Saturday, May 23, 2015
In Philosophy Now, Audrey Borowski on reality defining language.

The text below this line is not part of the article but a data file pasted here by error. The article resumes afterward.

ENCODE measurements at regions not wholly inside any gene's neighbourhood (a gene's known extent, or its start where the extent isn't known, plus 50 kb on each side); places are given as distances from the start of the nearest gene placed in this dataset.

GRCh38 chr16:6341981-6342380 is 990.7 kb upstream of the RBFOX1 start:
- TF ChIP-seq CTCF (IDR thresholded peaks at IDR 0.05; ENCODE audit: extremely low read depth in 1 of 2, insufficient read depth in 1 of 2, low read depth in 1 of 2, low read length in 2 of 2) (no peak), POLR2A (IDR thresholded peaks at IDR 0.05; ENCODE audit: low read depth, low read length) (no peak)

Heidegger went further than his predecessors by grounding his theory of ‘ontological difference’ in language. According to this idea, human consciousness’s very access to entities was predicated on language. Simply put, there was no being, no prior distinct existence, from which any essence for anything could be understood, without a linguistic understanding of it. In the words of the German poet Stefan George, “there is no thing where the word is lacking” (from ‘The Word’, 1928). Heidegger expanded on this ‘ontological’ nature of language in his essay ‘On The Way To Language’: “The thing is a thing only where the word is found for the thing… The word alone supplies being to the thing, [for] something only is, where the appropriate word names something as existing and in this way institutes the particular entity as such… The being of that which is resides in the word. For this reason, the following phrase holds good: language is the house of being” (On the Way to Language, 1959). Within this framework, language is world-instituting, since it brings about a ‘happening of being’ in which man is thrown and through which a world appears.
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